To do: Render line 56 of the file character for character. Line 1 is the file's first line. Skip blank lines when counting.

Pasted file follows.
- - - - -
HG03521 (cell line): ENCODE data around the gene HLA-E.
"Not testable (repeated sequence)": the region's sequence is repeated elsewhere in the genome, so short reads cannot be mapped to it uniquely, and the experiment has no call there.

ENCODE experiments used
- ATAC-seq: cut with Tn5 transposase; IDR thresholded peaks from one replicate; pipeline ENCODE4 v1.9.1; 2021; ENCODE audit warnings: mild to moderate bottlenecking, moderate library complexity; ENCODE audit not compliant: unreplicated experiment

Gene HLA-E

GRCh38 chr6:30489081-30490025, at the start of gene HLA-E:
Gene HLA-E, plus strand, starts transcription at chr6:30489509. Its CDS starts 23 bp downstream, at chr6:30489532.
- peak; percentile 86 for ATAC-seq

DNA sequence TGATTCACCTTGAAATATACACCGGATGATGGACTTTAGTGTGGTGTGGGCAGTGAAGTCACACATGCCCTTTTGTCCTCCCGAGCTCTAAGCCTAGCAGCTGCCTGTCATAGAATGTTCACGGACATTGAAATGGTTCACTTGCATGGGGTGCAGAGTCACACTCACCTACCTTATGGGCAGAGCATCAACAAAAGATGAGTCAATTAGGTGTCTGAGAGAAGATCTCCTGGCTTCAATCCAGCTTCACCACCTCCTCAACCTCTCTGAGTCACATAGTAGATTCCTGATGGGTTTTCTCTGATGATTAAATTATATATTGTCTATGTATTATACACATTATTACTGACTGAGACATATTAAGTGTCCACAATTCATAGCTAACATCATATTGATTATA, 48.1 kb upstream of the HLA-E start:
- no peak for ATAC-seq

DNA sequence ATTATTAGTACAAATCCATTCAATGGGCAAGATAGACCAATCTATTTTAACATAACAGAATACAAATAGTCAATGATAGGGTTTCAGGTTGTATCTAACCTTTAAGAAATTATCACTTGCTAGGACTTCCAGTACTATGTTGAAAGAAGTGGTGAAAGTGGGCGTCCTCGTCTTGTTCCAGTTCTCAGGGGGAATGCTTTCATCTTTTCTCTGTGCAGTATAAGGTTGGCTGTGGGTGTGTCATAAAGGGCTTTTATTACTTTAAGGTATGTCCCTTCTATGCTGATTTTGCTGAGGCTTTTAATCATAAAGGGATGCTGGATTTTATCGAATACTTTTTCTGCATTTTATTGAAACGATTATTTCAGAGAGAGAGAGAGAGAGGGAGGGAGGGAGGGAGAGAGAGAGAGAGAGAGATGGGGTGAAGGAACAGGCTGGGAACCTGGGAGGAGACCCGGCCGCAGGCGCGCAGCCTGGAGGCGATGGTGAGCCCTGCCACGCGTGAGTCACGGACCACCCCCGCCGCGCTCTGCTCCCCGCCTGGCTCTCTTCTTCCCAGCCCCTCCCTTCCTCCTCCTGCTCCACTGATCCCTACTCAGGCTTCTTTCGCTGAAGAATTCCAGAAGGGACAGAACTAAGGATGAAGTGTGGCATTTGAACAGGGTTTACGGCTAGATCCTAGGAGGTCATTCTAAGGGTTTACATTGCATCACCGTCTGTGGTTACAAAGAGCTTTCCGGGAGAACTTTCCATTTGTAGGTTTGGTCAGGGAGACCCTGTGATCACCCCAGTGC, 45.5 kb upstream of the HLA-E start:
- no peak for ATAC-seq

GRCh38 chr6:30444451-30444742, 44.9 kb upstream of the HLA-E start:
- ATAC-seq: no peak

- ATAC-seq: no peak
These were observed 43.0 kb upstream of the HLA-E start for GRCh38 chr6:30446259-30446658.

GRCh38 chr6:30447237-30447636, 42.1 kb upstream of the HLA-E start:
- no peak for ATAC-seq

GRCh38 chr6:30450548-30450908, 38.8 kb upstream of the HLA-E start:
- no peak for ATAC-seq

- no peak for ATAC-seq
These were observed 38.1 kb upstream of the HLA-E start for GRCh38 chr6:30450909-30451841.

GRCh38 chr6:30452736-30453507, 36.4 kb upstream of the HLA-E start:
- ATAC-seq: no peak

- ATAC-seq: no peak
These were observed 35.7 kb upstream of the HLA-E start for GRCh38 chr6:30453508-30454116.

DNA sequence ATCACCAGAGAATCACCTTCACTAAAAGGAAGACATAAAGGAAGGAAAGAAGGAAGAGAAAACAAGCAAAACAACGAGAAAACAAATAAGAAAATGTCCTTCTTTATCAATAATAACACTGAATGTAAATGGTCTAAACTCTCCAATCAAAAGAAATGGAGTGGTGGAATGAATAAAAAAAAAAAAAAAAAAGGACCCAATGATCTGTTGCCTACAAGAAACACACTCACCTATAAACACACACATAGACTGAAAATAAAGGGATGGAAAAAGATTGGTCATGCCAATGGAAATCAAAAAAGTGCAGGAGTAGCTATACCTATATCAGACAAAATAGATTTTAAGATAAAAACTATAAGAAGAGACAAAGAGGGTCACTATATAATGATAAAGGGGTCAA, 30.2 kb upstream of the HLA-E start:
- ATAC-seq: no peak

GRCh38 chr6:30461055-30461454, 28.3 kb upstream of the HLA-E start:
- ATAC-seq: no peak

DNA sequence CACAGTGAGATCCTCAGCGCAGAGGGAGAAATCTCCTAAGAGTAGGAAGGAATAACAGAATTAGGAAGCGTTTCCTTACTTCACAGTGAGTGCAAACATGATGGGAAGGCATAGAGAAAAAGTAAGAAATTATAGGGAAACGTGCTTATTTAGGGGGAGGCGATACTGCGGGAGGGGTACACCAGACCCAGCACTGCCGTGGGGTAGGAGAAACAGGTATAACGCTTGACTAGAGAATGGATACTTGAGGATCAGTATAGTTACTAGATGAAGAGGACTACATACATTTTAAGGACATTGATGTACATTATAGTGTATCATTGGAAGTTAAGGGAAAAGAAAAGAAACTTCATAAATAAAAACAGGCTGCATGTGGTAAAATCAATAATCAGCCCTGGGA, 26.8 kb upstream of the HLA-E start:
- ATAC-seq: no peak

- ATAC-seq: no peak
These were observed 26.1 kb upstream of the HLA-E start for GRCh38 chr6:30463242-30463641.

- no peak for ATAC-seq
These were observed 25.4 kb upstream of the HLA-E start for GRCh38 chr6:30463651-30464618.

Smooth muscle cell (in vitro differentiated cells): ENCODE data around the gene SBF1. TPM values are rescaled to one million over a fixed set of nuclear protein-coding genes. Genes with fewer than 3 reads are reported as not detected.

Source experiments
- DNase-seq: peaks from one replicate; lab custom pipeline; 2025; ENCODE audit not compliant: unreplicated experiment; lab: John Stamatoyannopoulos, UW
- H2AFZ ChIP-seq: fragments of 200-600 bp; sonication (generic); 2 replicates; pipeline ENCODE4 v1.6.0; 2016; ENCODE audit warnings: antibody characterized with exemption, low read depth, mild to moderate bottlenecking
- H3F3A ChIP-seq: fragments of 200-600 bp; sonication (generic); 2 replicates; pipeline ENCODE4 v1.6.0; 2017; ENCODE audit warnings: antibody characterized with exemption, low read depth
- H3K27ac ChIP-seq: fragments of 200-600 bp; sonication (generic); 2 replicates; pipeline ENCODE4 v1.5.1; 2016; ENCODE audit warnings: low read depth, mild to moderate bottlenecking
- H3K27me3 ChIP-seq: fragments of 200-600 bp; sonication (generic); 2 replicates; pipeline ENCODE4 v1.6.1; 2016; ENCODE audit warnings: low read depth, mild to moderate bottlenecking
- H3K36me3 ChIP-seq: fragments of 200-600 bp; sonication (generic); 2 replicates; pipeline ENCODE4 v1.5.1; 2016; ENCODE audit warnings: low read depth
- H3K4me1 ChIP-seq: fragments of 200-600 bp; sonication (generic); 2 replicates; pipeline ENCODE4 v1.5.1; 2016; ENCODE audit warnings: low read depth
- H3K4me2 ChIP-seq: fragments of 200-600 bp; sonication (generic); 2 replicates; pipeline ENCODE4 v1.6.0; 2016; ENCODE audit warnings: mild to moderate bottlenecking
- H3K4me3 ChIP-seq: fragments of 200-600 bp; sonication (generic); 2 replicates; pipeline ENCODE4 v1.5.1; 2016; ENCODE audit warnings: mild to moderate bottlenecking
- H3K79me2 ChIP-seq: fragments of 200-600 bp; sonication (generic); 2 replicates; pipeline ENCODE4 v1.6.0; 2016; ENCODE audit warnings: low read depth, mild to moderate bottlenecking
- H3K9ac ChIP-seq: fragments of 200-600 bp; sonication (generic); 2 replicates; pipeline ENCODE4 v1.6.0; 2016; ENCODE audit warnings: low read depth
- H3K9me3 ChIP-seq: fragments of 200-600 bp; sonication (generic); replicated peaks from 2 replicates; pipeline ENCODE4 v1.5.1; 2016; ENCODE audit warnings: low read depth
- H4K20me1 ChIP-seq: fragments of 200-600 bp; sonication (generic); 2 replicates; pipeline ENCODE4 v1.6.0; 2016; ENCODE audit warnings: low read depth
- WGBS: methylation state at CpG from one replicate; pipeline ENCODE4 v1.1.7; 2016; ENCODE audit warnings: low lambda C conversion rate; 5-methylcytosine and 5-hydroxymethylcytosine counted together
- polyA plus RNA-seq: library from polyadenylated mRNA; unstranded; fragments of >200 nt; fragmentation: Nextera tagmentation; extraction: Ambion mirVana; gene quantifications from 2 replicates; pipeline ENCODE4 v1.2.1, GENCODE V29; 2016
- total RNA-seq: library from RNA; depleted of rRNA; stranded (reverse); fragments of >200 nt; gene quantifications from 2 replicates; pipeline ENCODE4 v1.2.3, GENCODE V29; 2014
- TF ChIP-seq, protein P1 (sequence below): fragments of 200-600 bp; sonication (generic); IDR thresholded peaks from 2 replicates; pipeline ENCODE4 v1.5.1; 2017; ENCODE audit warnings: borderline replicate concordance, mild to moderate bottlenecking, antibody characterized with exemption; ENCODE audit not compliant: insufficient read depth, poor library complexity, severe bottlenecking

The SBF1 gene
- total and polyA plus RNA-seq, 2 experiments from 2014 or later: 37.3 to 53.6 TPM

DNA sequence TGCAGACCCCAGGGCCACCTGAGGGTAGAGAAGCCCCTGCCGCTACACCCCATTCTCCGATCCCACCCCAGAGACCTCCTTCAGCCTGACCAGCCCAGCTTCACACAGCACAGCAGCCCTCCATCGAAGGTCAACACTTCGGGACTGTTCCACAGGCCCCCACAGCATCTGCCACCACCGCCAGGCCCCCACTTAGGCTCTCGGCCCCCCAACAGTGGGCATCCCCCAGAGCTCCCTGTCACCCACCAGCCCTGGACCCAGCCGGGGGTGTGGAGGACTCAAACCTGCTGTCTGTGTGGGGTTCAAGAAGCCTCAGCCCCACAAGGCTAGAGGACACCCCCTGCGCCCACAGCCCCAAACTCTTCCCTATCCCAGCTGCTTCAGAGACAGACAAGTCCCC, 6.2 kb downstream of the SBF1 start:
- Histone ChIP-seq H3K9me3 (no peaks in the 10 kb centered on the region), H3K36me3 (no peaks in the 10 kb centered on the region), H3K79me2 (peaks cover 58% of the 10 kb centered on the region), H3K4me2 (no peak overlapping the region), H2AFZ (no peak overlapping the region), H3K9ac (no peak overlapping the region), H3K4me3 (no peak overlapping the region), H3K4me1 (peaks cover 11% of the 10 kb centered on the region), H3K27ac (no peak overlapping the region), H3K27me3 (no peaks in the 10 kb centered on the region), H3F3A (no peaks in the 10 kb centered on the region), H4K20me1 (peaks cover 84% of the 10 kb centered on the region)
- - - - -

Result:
The SBF1 gene